Business Writing

Manuals: Why They Do Not Matter

Christmas, 2009:
The penguin wrapping paper is shredded from an oblong, rectangular package, carefully branded by a stark white apple on black monochrome — The Apple iPod ® Nano. The product is reverently lifted from the case along with the ear buds and sleek quick start guide, leaving the thick, intimidating, and unhelpful paper manual in the bottom — it might as well have been packing peanuts. Why do manufacturers bother with the archaic manual documentation which wastes paper, takes up unneeded space, and adds weight to the shipping fee? The product is blithely toyed with, prodded, poked, and explored without so much as a cursory glance to the woe begotten manual in the box, the user happily glancing through the quick start guide if they come upon any snags in the process of operating their new system. The manual is never read, collects dust, and slowly sinks into oblivion. Let’s explore why the manual falls to such a fate.

I have to read through all of that!?

Technical manuals are daunting. Easily composed of at least 50 or more pages, documentation in manual form is a stack of paperwork bound together with minimal organization, most of which is inaccurate and leads the user into an hour-long search for the index and the appropriate page for “diagram b-1.2.” Not to mention when the appropriate page is wrangled, the content is full of jargon, technical words, and number/symbol references which often do not correspond to the device or your particular model. Ignoring the fact that most manuals are dry, boring, and do not communicate well to the average reader, they are poorly designed. Logically, a user would immediately peruse the front or back of the manual for the index or the appendix; unfortunately, staggering amounts of manuals do not provide those, causing the reader to flip through endless amounts of pages, glancing over the titles and hoping what they think is organized there really is. Ever walk into a grocery aisle and wonder why your favorite brand of iced tea is located in the ‘juice’ aisle, but not in the ‘specialty drinks’ with the rest of the beverages?

Insert tab A into slot B

Simplicity is the best way to communicate unfamiliar tasks and procedures. One has to wonder if the paper manual is so large due to all of the explanations for explanations. Consider your grade school Social Studies class: What was the point of “skimming” through paragraphs of information for one-or-two word fill-in-the-blank papers? Perhaps it was to prepare consumers for the need to sift through pages of useless information. If the manual is already a compiled document on the intricacies and complexities of your product, e.g., research, why must you continue to research that document for the appropriate solution? Manuals could be more effective if the words were tightened, the ideas communicated thoroughly, and the explanations given simply, scaling a 250 page document down to 100 pages of useful information. Brevity is indeed an acquired skill.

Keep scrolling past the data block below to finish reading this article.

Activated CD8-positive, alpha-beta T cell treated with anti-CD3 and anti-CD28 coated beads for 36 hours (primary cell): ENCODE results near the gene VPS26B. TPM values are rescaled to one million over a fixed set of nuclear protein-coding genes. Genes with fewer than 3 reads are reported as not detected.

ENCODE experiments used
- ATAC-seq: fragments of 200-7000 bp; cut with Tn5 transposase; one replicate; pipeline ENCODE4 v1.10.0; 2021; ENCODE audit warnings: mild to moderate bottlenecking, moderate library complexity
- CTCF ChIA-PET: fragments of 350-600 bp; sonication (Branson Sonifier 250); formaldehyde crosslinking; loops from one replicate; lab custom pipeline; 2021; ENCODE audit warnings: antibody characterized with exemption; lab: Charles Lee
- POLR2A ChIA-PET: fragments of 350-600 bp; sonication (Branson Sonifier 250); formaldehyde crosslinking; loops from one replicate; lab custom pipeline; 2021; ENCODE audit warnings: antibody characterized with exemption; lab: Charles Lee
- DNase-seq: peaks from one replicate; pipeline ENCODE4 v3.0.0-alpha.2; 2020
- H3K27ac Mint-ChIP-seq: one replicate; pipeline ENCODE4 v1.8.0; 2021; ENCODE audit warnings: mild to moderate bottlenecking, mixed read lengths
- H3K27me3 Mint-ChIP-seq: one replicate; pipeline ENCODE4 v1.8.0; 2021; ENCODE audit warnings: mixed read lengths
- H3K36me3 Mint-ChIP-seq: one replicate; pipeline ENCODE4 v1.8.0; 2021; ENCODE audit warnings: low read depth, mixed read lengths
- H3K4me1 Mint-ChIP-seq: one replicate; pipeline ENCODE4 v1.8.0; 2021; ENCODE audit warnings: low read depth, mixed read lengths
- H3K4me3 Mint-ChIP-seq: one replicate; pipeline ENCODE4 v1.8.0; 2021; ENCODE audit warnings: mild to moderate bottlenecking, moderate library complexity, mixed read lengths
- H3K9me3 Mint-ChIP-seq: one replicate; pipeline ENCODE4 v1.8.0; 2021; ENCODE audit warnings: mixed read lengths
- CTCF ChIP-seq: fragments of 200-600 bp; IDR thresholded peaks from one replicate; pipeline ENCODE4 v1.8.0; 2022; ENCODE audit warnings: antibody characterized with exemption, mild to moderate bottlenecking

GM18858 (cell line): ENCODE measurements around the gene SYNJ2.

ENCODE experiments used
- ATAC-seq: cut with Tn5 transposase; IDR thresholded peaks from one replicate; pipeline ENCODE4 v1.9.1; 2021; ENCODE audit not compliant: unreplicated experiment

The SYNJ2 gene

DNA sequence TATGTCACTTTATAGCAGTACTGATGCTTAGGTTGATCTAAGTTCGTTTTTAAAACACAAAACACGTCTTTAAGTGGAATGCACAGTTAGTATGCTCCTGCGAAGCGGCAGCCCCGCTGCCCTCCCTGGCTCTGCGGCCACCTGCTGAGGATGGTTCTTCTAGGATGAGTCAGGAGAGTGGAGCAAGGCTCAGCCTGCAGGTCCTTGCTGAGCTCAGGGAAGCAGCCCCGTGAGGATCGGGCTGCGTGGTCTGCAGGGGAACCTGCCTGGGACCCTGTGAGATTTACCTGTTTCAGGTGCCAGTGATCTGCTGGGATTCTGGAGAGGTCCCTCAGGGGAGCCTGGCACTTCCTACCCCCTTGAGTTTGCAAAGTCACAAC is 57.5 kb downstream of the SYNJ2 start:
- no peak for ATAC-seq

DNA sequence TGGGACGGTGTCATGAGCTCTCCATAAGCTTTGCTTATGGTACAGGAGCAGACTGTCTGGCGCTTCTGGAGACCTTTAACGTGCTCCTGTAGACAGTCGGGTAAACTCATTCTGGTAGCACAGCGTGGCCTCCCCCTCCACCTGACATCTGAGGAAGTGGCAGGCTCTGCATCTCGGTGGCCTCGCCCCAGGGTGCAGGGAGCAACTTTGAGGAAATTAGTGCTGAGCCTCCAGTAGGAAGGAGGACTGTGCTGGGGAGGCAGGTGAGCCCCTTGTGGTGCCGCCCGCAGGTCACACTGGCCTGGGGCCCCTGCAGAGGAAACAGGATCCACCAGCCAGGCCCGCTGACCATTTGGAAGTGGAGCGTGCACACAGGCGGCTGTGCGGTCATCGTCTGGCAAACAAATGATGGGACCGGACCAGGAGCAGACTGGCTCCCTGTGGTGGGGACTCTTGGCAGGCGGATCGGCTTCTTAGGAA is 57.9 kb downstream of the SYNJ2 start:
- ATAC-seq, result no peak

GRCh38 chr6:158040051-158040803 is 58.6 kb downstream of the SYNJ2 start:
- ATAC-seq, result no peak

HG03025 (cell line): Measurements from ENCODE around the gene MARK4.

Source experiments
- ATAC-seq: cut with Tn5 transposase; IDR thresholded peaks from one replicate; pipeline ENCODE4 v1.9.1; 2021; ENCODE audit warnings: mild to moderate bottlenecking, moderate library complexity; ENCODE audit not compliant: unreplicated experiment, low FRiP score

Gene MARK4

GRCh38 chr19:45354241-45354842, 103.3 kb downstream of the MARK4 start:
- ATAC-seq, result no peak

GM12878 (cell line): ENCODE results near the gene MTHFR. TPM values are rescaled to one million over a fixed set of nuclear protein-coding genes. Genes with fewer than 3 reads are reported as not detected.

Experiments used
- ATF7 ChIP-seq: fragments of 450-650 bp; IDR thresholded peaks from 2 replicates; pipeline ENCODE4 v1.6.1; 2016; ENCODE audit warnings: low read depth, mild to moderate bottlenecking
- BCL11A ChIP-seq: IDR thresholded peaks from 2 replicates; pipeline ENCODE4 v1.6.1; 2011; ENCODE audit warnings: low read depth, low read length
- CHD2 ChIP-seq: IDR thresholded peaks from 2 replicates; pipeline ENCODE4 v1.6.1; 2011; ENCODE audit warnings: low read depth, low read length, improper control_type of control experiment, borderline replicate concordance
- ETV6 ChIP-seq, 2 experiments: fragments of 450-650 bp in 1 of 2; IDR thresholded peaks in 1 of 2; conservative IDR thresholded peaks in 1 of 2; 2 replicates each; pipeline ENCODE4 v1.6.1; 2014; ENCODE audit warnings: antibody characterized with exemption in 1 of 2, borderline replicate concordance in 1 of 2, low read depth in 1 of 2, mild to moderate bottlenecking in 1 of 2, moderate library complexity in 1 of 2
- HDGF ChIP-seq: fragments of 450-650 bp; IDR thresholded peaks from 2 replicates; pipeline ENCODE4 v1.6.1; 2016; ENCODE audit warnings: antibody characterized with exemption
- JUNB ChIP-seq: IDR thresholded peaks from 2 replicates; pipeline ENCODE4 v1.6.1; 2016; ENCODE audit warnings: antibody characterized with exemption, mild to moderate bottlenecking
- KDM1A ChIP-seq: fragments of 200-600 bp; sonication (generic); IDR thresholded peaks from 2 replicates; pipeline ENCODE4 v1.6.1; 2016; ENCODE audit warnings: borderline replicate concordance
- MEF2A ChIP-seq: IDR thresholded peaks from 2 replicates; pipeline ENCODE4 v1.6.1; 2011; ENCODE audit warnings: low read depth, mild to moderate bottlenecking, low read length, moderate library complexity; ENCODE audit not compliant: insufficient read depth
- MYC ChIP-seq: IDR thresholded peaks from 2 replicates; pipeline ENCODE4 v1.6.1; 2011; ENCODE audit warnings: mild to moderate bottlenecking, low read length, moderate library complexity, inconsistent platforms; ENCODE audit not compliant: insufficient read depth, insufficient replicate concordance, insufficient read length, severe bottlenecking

No John, you cannot wirelessly link to my brain to upload those system specs…

Since brain to brain communication has yet to be achieved, we must rely on verbal, written, and many times visual communication to express our ideas and thoughts. Keeping in mind how the consumer learns is an advantage in creating useful documentation for their purposes. The ink saved on extraneous explanations can be applied usefully to helpful pictures, diagrams, and visual representations of written instructions. Knowing what you’re writing about will also help to convey detail about certain aspects of a product; however, you must understand that the average consumer does not have the expertise, knowledge, or familiarity with technical data like developers do. While developers are a mountain of knowledge about the product they have created, they are so familiar with it and technical processes that they cannot detach themselves from it in order to effectively communicate to end users how to operate it. Developers are brilliant on many accounts; sadly, communication is not one of them.


As always, if you have a problem, you’d better start thinking about how to solve it. In point of fact, manuals are outdated, unhelpful, poorly written, and hard to understand; what the consumer wants is a concise, easy-to-read instruction booklet on how to operate, solve problems with, and utilize the products they buy. This can be achieved in thin, well written quick start guides that are packed with the necessary information in a succinct form. Larger, more detailed manuals can be put on discs, digital media applications, or in web-based user help forums to help negate cluttered product boxes, waste of paper, and frustrated consumers.

2 replies on “Manuals: Why They Do Not Matter”

“Search” — most software techwriters provide searchable PDFs and WebHelp. Most of our users don’t even know the index exists, unfortunately. Print manuals are going the way of the dinosaur.

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